It is somewhat similar in Germany. Government is all like: "Oh noes, the economy is doing so badly. We need to incentivize investments." Meanwhile, the top 40 DAX-corporations will be having some 54 billion Euro in dividends. I mean, nice for them and for everyone, who can afford some stock to begin with, and also nice for the government, that they can issue even more bonds to pay for all the subventions, with the money from these shareholders. Just makes me wonder, if that is all there is, that some of us have existential fears, while some big guys save a few bucks that they barely notice having.
  • punkncat
    I'm also of the thought that this 'campus' will not come to fruition. Seeing the major landscape changes in relation to humans doing programming/code, phone call like operations and so forth that AI has caused in a very short span of time it just really wouldn't make sense FOR them to.

    Here in Peachtree City (a short ride from my home) they are building the enormously large data center there. Almost assuredly for the film studios and upscale village related to Trillith. I would have to check news articles, but very large and will only be employing 15 people, most of which will be security.
  • NightForce
    A big issue the city has is that a LOT of promises were made by the city and other project advocates. They promised things like lines out the door for nearby eateries, they promised highly-paid workers would want services and would be renting or buying homes, and promised the local community there would be lots of donations as so forth. Grants to redo park green spaces. Philanthropy. And a chance to have locals hired to hold some the jobs.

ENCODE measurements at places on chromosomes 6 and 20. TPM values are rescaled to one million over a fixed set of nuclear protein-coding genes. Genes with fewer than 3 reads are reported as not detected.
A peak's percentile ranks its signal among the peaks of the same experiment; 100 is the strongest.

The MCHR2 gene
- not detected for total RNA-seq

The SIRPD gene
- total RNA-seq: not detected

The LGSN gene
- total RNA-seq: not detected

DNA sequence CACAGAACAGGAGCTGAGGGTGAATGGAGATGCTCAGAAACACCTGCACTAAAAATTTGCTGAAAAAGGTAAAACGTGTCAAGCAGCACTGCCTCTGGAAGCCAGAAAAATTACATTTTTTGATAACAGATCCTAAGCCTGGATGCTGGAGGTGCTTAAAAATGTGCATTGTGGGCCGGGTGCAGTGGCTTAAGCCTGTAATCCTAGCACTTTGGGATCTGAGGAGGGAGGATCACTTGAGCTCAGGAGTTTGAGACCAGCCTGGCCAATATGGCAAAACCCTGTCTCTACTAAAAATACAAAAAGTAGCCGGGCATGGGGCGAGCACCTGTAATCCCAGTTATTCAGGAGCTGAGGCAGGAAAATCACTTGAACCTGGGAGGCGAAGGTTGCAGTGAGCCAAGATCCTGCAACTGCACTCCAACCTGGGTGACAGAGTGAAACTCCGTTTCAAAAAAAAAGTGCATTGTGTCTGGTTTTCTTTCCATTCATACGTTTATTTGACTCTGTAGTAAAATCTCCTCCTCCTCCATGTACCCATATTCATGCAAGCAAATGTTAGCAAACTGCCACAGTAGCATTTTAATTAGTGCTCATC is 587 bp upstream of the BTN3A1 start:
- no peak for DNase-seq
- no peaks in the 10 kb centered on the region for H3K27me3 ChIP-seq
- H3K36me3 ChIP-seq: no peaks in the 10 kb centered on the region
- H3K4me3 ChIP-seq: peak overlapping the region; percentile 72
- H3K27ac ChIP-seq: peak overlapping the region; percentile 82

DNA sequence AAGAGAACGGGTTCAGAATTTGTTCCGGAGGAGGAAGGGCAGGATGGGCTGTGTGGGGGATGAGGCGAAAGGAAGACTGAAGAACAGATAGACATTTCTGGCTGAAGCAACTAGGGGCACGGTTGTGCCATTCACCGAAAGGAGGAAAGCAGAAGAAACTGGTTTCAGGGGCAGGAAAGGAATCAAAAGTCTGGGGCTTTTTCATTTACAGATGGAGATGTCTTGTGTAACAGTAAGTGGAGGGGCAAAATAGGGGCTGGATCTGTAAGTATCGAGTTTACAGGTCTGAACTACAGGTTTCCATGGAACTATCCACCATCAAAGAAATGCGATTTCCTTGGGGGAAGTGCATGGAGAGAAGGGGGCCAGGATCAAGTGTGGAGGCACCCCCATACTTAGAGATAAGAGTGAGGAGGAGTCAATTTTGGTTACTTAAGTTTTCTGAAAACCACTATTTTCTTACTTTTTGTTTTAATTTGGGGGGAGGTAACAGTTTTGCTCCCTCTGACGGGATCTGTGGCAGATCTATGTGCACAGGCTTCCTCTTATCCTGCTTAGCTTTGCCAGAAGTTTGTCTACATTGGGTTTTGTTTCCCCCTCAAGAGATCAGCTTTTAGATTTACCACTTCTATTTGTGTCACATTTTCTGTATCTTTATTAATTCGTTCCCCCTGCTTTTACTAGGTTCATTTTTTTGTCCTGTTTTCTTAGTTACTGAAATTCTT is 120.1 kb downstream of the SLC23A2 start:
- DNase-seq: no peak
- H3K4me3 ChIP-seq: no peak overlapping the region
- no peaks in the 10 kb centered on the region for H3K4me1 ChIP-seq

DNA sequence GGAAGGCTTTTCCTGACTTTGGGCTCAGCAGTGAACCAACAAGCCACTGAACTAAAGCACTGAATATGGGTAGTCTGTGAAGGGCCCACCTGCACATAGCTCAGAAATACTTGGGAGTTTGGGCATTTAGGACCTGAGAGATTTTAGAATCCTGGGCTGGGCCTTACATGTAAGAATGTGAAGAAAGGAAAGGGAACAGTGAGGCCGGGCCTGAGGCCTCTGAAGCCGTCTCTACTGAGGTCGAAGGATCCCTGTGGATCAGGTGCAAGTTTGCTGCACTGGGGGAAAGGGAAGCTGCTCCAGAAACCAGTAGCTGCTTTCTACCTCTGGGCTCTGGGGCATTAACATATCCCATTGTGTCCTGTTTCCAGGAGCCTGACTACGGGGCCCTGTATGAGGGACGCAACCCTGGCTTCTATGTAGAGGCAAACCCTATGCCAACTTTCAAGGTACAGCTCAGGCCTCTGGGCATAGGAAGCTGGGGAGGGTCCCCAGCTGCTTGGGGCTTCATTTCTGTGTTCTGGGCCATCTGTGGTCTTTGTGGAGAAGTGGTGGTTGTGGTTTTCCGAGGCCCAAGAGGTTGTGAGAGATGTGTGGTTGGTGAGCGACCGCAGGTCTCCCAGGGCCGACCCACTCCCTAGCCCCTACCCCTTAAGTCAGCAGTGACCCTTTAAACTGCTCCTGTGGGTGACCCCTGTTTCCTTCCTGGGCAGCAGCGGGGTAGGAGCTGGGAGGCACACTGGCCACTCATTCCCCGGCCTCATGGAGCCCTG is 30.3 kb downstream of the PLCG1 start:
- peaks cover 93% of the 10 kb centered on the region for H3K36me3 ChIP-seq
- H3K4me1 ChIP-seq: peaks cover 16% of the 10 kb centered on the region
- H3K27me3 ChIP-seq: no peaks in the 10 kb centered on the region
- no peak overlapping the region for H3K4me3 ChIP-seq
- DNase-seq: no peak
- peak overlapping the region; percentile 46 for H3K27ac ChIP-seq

Many of the nearby small businesses started doing renovations, adding better internet to support throngs of workers on laptops, etc. And absolutely none of the promised business has happened. It's a ghost town.

    Worse, the Microsoft project was touted as a make-up for not winning the big Amazon HQ project a few years prior. That loss left a very sour taste behind and Microsoft was supposed to be a terrific second chance. Atlanta is relatively desperate to get a major tech company project in the hopes it will attract others and all of them will bring very highly paid workers who will spend within the community.

    And it has gone nowhere, because the world changed and still is changing. Microsoft would be foolish to proceed at this point. The city dearly wants them to promise and commit anyway because the local community is fuming and doesn't care about all the layoffs and uncertainty.
  • kjfatl
    It would be interesting to find out the real reason this project has been delayed or cancelled.
    -- Was is related to the riots and other disturbances in Atlanta which happened shortly after the project was announced?
    -- Is the project too small for Microsoft's long-term goals.
    -- Have they found another nearby site in Midtown that better suites their needs, perhaps absorbing the NCR headquarters building, or another nearly empty building?
    -- Are they moving north of Midtown to an area like Buckhead or Sandy Springs that is easier for their Atlanta employees to commute to?
    There are many, many other possibilities.